params := wctx.Params()
    // route, the webgo.Route which is executing this request
    route := wctx.Route
            "Route name: '%s', params: '%s'", 

Handler chaining

Handler chaining lets you execute multiple handlers for a given route. Execution of a chain can be configured to run even after a handler has written a response to the HTTP request, if you set FallThroughPostResponse to true (refer sample).


WebGo middlware lets you wrap all the routes with a middleware unlike handler chaining. The router exposes a method Use && UseOnSpecialHandlers to add a Middleware to the router.

NotFound && NotImplemented are considered Special handlers. webgo.Context(r) within special handlers will return nil.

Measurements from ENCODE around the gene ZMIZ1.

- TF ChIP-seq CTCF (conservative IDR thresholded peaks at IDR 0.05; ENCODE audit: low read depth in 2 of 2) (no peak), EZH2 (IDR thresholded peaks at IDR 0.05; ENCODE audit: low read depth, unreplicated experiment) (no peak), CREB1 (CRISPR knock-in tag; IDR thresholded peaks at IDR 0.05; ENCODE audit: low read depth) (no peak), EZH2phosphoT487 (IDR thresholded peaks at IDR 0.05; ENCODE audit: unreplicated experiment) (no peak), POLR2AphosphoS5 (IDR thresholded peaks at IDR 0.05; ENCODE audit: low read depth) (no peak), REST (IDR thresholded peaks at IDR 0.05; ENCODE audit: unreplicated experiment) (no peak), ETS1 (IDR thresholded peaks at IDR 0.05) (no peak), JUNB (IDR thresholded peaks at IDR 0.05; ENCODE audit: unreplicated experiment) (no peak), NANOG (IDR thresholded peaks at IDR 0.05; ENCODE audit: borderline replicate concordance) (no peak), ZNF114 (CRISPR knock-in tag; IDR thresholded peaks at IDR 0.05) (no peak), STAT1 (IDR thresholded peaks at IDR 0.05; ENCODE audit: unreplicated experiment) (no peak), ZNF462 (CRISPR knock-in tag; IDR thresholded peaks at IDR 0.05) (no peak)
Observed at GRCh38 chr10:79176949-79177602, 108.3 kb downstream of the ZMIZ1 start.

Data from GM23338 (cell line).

Any number of middleware can be added to the router, the order of execution of middleware would be LIFO (Last In First Out). i.e. in case of the following code

func main() {
    router.Use(accesslog.AccessLog, cors.CORS(nil))
    router.Use(<more middleware>)

CorsWrap would be executed first, followed by AccessLog.

Error handling

Webgo context has 2 methods to set & get erro within a request context. It enables Webgo to implement a single middleware where you can handle error returned within an HTTP handler. set error, get error.

Helper functions

WebGo provides a few helper functions. When using Send or SendResponse (other Rxxx responder functions), the response is wrapped in WebGo's response struct and is serialized as JSON.

    "data": "<any valid JSON payload>",